Like playing golf in the sand and water? Then discover Florida's Emerald Coast

DESTIN, Fla. -- Pure white-sand beaches, fresh seafood, plenty of room, mild weather and more good golf courses than you shake a flat stick at: What's not to love if you're a golfer on vacation in the Panama City/Destin area?

Most people think of Orlando, Miami, Naples or Ponte Vedra Beach/Jacksonville. But the northwest coast offers a certain kind of serenity you don't find in the rest of the sunshine state.

Known as the Emerald Coast, this region has some of the whitest beaches in America. And the golf scene has come a long way in the last 30 years as well. Here are five things you should know about the golf in the Destin/Panama City area before you go.

Plenty of resort golf in on the Emerald Coast

If you're planning a golf vacation on the Emerald Coast, you'll probably want to go to the beach, enjoy the pool and spend plenty of time relaxing by the sea. Booking a golf package is probably the way to go.

The largest resort in the area is the 2,400-acre Sandestin Golf & Beach Resort, which offers hundreds of rooms ranging from oceanside condos to the magnificent Grand Sandestin Hotel, which features a Southern-inspired architectural design and lushly landscaped gardens. The resort also offers water sports, biking, tennis, hiking, a marina and the Village of Baytowne Wharf, where you'll find restaurants, shops, night clubs and all sorts of entertainment in a festive atmosphere.

The Water Color Inn and Resort, just a few miles down the coast, is next to where the "The Truman Show" was filmed. And, yes, the community, with its perfect houses and condos minutes from the beach, looks like something out of the movies. Water Color offers golf at three terrific golf courses, including Camp Creek and the private Shark's Tooth, designed by Greg Norman.

Other resorts include the Seascape Golf, Tennis & Beach Resort in Destin as well as the Wyndham Bay Point Resort in Panama City, which offers 36 holes of championship golf next to St. Andrews Bay and the Grand Lagoon.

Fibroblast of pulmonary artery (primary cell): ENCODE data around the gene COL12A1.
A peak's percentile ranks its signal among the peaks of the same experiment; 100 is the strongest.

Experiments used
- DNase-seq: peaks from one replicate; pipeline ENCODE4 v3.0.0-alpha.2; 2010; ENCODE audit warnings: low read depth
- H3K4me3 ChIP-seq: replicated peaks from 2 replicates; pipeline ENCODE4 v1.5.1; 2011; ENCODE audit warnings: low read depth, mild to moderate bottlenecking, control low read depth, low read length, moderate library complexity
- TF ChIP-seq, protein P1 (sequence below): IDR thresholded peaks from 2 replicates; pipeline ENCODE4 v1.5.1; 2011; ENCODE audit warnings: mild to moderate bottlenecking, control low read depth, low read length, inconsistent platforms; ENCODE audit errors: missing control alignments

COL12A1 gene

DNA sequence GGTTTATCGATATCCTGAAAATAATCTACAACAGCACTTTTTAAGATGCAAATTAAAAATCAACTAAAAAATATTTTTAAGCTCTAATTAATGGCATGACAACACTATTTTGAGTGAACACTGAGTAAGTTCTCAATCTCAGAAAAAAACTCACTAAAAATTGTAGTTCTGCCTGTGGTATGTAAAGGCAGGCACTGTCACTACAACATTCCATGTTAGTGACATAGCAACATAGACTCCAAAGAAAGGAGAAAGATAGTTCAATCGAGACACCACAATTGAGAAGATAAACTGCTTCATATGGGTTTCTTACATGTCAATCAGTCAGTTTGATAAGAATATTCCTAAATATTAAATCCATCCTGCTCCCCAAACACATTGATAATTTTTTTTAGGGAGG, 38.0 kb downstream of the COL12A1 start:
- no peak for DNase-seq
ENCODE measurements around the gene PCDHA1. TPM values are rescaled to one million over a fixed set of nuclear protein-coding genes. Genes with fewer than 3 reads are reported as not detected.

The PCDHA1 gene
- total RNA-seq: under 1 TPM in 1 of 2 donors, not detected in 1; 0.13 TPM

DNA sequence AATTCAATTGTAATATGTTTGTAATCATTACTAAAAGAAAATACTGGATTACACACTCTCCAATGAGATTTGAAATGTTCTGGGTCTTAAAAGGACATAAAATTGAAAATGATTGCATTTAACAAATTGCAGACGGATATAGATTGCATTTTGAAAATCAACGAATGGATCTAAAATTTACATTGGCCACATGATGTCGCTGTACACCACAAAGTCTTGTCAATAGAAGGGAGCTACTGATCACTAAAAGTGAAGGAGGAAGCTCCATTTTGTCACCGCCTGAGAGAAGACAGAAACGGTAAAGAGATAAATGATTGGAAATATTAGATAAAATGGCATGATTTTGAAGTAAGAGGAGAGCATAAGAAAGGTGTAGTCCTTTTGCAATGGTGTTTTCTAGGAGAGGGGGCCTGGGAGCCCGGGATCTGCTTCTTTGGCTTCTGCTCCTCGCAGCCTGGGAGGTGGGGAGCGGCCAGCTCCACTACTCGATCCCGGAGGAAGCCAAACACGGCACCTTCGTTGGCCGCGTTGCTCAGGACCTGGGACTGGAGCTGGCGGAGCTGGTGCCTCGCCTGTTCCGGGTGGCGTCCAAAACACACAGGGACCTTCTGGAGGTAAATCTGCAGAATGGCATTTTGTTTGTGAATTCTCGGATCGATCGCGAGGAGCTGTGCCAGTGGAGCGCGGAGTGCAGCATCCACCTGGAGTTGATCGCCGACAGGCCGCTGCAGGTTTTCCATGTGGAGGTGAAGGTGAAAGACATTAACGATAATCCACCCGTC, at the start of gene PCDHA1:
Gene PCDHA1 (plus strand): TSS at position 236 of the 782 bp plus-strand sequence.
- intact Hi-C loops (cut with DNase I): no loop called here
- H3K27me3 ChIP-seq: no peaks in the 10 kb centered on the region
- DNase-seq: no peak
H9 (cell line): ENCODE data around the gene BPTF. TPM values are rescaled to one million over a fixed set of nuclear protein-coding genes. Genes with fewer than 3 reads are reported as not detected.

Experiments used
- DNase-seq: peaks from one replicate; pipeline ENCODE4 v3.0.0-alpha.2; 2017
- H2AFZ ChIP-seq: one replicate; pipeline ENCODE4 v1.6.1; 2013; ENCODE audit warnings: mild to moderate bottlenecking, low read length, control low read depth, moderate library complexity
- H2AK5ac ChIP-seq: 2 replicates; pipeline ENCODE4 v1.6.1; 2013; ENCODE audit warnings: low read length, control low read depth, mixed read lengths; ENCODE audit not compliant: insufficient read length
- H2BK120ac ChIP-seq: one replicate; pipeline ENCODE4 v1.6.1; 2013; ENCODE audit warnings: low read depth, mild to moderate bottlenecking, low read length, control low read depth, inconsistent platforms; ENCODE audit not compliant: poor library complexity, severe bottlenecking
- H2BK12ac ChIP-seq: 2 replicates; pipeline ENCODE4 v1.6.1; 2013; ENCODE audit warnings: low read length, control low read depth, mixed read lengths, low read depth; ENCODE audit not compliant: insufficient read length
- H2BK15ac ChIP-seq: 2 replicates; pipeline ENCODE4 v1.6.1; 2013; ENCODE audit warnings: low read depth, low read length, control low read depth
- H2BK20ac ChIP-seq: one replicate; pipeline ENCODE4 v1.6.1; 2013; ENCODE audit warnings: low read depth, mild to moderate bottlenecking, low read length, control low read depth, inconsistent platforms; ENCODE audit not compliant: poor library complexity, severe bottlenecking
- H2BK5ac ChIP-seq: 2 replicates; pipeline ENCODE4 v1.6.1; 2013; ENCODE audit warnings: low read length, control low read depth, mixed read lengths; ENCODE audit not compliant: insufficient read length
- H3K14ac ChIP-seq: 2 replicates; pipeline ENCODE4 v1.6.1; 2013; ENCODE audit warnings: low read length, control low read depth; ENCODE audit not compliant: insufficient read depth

Winter isn't prime, but it isn't bad

People tend to think of Florida having warm winters, which is true, but it's not like it doesn't get cool in the northern parts of the state.

There are plenty of warm days, but there are some cold ones, too. Average highs in January are in the low '60s, but the '70s aren't that uncommon. And because it's not prime season, rates -- both on courses and accommodations -- tend to be a little lower.

The truth is summer is prime season in this area because of the families who vacation here, not the golf. That means spring and fall are probably the best times to be here. There's more hotel space available because the kids are in school, and the courses are in great shape, especially in the fall.

Emerald Coast features golf's biggest names

As the secret of the pristine white beaches and emerald blue waters of the Gulf of Mexico started to spread, visitors started flocking to this lesser-known area of Florida.

The result is new high-rise condo units and high-end hotels everywhere, and along with them, some mighty fine golf courses. In fact, there are dozens of them, ranging from budget to some of the best golf in Florida.

The courses are also designed by some of the bigger names in the business, such as Camp Creek Golf Club(Tom Fazio), Burnt Pine (Rees Jones), The Raven (Robert Trent Jones Jr.), Emerald Bay Golf Club (Bob Cupp) and Bay Point (Jack Nicklaus). And around the courses are plenty of really good restaurants and other things to do.

True Florida designs, which means water

While most of the courses might not be on the ocean, there is plenty of water in their designs.

For example, at Sandestin Golf & Beach Resort's Links Course, it seems like just about every hole is on water of some kind. The predominant body of water in play here is Choctawhatchee Bay.

The ninth hole, a par 5 that crosses hazards three times, gives you plenty of that. And along the way are some of the best views on the Emerald Coast of Florida. Beyond that, however, there are plenty of lakes and marshes on the links. In fact, there's water on 14 holes, not unusual for courses in the area.

Where there's water, there's wind

Golf on the Emerald Coast of Florida is seaside, which means it's going to be windy most of the time, often very windy.

That means it's a good idea to practice your knock-down shots before your round to keep it out of the wind. Don't have much experience with that shot? Not to worry. Just take an extra club or two and swing easy, but you'll definitely want to get a feel for that before you play.

Of course, when you get a downwind tee shot, you're probably going to want to tee it high and let it fly. There's nothing like hitting it 300 yards when the opportunity presents itself.

Mike Bailey is a senior staff writer based in Houston. Focusing primarily on golf in the United States, Canada, the Caribbean and Latin America with an occasional trip to Europe and beyond, he contributes course reviews, travel stories and features as well as the occasional equipment review. An award-winning writer and past president of Texas Golf Writers Association, he has more than 25 years in the golf industry. Before accepting his current position in 2008, he was on staff at PGA Magazine, The Golfweek Group and AvidGolfer Magazine. Follow Mike on Twitter at @MikeBaileyGA and Instagram at @MikeStefanBailey.
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Like playing golf in the sand and water? Then discover Florida's Emerald Coast
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